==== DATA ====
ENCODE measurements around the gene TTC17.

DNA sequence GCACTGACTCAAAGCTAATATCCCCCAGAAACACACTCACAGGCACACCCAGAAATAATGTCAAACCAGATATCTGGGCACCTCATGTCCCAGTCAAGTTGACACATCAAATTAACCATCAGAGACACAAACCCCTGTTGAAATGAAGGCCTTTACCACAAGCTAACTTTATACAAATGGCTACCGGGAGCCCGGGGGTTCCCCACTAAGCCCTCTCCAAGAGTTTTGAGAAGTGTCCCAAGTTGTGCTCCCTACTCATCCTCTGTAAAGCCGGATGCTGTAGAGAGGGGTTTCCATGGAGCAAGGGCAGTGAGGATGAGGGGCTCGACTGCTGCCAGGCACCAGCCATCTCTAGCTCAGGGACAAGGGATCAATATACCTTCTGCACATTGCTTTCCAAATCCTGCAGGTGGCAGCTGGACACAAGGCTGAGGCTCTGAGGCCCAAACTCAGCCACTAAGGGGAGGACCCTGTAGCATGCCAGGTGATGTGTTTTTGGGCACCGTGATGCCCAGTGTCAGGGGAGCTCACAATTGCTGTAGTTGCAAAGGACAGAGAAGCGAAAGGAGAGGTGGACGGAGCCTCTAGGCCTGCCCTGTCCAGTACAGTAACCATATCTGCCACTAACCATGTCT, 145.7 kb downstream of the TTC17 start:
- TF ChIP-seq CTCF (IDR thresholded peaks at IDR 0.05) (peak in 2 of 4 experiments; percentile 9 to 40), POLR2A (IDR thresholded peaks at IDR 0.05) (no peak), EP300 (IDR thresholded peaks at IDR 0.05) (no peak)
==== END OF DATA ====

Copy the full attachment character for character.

ENCODE measurements around the gene TTC17.

DNA sequence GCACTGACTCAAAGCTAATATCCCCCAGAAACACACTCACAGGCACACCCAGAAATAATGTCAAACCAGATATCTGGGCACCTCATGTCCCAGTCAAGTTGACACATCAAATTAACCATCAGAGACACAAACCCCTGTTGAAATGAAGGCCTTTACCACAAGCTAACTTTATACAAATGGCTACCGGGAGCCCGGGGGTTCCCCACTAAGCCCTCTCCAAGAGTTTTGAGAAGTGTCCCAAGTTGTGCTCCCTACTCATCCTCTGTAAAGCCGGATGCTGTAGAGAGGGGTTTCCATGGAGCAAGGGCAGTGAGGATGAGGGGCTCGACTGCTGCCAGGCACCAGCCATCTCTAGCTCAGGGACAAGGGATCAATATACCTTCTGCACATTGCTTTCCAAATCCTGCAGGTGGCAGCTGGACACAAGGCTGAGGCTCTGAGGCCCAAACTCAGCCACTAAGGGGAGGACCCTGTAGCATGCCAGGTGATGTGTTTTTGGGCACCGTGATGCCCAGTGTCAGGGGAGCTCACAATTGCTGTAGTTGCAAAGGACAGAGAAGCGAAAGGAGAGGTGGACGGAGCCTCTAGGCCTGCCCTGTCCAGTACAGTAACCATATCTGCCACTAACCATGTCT, 145.7 kb downstream of the TTC17 start:
- TF ChIP-seq CTCF (IDR thresholded peaks at IDR 0.05) (peak in 2 of 4 experiments; percentile 9 to 40), POLR2A (IDR thresholded peaks at IDR 0.05) (no peak), EP300 (IDR thresholded peaks at IDR 0.05) (no peak)